PDF of Reflections 0411

I heard the Regas family before I saw them. As the murmur of voices drifted out of the radiation oncology treatment room, one voice in particular caught my ear. It was high and childlike but surprisingly direct and self-assured. Setting aside my charting, I peeked through the doorway.

Jay, one of the technicians, stood next to our top-of-the-line radiation delivery system and fielded questions from a family of three. Dad sat in a wheelchair with ramrod-straight posture that hinted at a military background. He was a burly guy, but it was clear from his hollowed-out cheeks that he’d lost weight recently. The right side of his head was shaved and bore a clean white bandage. Mom stood nearby, one hand resting lightly on her husband’s shoulder. She was pretty, with a gentle gaze, but dark circles revealed her fatigue. The third member of the family was a boy about 9 years of age who combined the liquid eyes of his mother with the husky build of his father. His was the voice that I’d heard, and the questions were still coming, in rapid succession:

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“How does that machine work?”

“How do you make sure the radiation beam goes to the right place?”

“How do you make sure that my dad doesn’t get too much radiation?”

“Is the radiation going to zap the leftover cells from my dad’s brain tumor?”

“Is it going to make him feel sick?”

These sophisticated questions mirrored many of the same concerns raised by adult patients and their loved ones when radiation treatment is about to begin. Jay patiently answered each question, and the family relaxed visibly. As they left the room, I intercepted them and introduced myself as the social worker. The boy paused in his efforts to navigate his dad’s wheelchair, and I smiled at him. “I see you’re being a big helper today.”

That was all it took.

“My name’s Joey, and I love my dad so-o-o-o much. Sometimes I ask a question, and I don’t get an answer, so I decided to come with my mom and dad and see what was going on. I said to myself, ‘Why not?'”

“And are you getting your questions answered?”

“Oh, yes,” he said, nodding his head so vigorously that a lock of dark hair fell over one eye, giving him the rakish look of a young pirate. “Yes, I’m very satisfied.”

The Regas family was doing all the right things to help Joey adjust to his father’s illness and understand the treatment regimen. They had created a safe environment where he could ask questions and express his concerns. They offered straightforward explanations. When they couldn’t answer questions to his satisfaction, they brought him to the medical professionals who could. Our doctors, nurses, and radiation technicians treated him with the same level of respect they would show to any family member. The whole family benefited from open and honest communication and a sense that they were all in this together. Joey was allowed to take on certain tasks—pushing the wheelchair and bringing his dad a glass of water—that served as tangible expressions of his love and desire to help.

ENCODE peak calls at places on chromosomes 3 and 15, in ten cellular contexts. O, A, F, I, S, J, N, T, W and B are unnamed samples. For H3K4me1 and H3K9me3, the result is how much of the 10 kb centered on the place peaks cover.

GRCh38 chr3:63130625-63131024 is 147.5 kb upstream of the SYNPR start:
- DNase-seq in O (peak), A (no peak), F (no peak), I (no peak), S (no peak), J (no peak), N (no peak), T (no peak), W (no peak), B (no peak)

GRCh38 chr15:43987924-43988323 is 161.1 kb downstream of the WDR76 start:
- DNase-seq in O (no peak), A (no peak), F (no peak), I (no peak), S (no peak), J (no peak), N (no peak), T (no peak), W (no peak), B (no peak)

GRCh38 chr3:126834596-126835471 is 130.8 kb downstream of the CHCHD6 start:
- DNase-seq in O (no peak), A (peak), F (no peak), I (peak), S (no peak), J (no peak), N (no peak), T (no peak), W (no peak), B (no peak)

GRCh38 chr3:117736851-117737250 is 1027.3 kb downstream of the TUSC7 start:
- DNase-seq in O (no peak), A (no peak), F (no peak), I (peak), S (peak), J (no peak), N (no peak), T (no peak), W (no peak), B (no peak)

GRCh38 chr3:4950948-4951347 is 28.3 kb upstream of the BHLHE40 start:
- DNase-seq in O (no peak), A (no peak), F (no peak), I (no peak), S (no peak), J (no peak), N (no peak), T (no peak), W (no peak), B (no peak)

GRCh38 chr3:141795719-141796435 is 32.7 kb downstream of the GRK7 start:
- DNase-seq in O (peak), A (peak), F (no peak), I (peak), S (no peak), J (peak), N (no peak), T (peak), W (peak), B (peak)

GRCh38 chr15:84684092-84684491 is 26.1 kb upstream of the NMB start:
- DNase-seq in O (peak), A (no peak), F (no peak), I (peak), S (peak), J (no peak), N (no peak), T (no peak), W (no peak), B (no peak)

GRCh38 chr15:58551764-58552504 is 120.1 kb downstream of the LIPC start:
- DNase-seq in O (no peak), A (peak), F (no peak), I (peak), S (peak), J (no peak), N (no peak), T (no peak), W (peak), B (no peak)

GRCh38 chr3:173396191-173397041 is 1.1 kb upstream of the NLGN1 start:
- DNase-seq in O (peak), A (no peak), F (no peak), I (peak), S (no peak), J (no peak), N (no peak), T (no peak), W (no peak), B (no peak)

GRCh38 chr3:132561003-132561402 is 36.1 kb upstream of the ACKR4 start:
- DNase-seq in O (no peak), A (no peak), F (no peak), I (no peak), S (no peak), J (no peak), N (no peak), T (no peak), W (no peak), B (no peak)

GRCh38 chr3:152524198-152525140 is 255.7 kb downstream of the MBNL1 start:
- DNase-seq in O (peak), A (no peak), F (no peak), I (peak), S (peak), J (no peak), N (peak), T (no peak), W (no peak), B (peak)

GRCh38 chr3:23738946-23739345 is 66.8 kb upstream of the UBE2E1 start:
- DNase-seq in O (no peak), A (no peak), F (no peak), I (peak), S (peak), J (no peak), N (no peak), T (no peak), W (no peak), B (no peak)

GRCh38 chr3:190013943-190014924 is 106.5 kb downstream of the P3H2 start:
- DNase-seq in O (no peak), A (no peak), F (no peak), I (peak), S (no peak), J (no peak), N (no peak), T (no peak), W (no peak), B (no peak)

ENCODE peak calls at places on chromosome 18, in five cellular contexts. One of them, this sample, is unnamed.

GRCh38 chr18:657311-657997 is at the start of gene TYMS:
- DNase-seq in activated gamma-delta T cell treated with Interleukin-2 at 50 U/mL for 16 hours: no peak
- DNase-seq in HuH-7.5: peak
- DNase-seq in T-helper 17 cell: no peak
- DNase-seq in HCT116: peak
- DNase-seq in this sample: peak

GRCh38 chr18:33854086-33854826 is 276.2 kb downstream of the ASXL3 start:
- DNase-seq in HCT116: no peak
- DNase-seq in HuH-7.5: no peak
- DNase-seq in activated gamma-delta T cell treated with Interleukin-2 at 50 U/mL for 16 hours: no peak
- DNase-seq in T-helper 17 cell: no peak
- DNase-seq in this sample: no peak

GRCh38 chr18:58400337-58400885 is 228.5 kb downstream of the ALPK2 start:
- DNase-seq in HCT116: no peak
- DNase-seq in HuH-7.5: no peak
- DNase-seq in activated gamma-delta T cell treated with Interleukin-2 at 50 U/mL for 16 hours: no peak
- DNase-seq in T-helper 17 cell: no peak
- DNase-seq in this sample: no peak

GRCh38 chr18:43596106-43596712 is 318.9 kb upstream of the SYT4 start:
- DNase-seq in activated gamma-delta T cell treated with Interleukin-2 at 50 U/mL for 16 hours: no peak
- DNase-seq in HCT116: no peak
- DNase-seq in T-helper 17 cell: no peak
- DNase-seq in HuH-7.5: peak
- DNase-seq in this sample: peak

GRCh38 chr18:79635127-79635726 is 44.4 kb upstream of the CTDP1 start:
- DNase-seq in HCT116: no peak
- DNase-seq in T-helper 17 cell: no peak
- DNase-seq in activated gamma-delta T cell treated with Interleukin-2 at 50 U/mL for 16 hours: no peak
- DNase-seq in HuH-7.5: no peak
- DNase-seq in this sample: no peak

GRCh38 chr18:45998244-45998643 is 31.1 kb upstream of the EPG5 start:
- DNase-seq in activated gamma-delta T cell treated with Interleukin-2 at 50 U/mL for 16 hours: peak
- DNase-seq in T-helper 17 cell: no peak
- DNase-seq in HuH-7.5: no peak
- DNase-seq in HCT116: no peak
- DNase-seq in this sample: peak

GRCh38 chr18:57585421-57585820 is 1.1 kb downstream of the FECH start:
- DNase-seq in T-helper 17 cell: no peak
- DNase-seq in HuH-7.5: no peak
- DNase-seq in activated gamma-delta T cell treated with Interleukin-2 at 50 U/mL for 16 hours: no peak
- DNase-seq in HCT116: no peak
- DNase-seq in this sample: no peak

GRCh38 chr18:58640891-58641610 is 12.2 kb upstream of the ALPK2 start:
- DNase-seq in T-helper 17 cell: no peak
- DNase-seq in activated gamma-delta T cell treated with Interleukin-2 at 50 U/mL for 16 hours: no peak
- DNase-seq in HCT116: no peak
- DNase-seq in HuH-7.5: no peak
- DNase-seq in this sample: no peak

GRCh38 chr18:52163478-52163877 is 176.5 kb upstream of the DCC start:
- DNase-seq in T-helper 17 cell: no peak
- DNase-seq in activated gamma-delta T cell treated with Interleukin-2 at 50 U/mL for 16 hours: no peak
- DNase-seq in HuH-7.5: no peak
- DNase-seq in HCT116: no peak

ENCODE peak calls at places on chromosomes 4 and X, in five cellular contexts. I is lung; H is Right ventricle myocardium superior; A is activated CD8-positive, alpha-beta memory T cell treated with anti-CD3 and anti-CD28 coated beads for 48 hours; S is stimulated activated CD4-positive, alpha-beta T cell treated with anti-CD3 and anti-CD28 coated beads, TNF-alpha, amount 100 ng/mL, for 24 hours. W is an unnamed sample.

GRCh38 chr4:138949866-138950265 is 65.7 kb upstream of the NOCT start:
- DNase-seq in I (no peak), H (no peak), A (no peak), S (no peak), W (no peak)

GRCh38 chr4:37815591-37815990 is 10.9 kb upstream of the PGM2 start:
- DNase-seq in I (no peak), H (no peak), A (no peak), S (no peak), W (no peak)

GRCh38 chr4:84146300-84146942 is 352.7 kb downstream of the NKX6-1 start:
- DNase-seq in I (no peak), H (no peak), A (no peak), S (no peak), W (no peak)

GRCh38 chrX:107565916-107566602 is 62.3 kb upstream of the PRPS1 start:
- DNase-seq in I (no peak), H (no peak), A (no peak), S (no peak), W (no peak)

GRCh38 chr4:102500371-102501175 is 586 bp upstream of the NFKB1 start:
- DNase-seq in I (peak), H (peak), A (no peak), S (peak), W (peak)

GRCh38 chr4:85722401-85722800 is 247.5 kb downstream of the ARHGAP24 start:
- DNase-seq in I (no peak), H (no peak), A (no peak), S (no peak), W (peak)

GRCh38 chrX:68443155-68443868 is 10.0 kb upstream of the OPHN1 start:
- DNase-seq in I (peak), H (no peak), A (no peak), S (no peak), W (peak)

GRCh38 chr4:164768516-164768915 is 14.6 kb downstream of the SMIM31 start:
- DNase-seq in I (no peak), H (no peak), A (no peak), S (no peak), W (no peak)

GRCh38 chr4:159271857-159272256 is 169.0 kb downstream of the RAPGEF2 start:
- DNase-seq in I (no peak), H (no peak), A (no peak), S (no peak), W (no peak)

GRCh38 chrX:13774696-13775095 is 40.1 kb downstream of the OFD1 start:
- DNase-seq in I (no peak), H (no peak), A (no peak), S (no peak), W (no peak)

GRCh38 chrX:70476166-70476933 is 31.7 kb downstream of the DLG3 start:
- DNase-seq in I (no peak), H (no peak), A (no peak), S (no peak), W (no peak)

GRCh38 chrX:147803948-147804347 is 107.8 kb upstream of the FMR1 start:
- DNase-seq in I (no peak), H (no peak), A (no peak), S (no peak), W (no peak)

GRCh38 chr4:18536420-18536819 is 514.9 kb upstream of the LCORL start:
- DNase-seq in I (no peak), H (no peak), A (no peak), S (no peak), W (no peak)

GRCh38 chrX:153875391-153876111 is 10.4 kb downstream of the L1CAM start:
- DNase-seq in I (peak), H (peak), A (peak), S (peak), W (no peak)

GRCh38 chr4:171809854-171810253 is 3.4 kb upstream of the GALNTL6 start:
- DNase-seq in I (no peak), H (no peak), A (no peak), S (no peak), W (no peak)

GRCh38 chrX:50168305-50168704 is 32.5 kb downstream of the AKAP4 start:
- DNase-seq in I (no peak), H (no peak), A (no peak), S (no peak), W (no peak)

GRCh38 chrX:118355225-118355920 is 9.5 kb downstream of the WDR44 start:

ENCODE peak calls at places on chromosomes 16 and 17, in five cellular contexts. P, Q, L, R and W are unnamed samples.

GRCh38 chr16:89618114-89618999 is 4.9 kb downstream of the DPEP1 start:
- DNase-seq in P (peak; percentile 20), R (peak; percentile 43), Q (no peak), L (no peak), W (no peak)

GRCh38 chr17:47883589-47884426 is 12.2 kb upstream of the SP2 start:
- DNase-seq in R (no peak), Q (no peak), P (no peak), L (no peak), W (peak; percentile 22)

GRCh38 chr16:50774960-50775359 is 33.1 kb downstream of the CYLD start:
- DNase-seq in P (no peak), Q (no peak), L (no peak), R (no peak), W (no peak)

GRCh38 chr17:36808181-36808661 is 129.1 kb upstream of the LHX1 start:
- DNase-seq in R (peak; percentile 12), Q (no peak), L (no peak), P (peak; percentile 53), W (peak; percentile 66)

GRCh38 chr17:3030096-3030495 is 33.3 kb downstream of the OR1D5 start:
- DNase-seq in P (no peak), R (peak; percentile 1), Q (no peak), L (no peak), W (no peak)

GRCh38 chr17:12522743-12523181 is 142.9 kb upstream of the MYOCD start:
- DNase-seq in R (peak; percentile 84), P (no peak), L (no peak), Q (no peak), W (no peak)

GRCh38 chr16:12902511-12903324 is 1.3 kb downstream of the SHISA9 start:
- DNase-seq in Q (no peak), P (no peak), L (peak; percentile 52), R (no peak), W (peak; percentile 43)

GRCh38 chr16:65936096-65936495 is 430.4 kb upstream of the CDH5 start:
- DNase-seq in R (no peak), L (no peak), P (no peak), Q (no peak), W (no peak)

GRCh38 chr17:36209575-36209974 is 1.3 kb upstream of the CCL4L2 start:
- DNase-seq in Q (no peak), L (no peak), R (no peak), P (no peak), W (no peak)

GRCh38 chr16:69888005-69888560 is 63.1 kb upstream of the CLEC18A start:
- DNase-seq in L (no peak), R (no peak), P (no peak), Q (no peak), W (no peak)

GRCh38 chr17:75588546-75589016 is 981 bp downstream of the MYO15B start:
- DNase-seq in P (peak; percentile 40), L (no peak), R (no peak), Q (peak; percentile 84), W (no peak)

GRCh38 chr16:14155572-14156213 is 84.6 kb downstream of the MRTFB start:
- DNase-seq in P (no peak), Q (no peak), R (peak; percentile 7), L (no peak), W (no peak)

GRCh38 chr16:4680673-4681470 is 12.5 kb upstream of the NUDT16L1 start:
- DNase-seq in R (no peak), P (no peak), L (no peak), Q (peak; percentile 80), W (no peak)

A serious illness is hard on any family, and it can be particularly challenging when there are children. The following tips may be useful to share with parents to assist them with helping their children understand and cope with the disease:

Provide short and simple explanations

Ask your child if his or her questions are being answered

Let your child explain the situation to you so that you may offer clarification or correct any misinformation

Reassure your child that the illness is not his or her fault (Children are egocentric and may believe that they somehow caused the illness or are being punished.)

Be aware that some regression is normal; for example, your child may return to such behaviors as thumb sucking or bed wetting

Maintain routines to foster stability

Give hugs

Find age-appropriate tasks that allow your child to be helpful and participatory

Let your child’s school know that your family is coping with a stressful medical situation

Seek professional assistance should your child display prolonged distress or behavioral problems.

Joey pushed the wheelchair into the room where the CT scanner was housed, and a technician named Frank helped Mr. Regas to his feet. The last thing I heard before the door closed behind them was the sweet, probing sound of Joey’s voice: “But why did they name that machine for a cat? And how does it take a picture of my dad’s brain?”

Mr. Regas successfully completed 6 weeks of radiation treatment for an aggressive glioblastoma. The last time I checked, he was doing well. He had regained some strength and was out of the wheelchair and using a walker to get around. Surgery and radiation were undoubtedly crucial factors in arresting his disease, but he will tell you that the best medicine has been his family—especially a little boy named Joey who loves him so-o-o-o much. And here in the radiation oncology department, we are very satisfied with that. ONA

Anne Riffenburgh is a social worker at the Cancer Center at Huntington Hospital, Pasadena, California.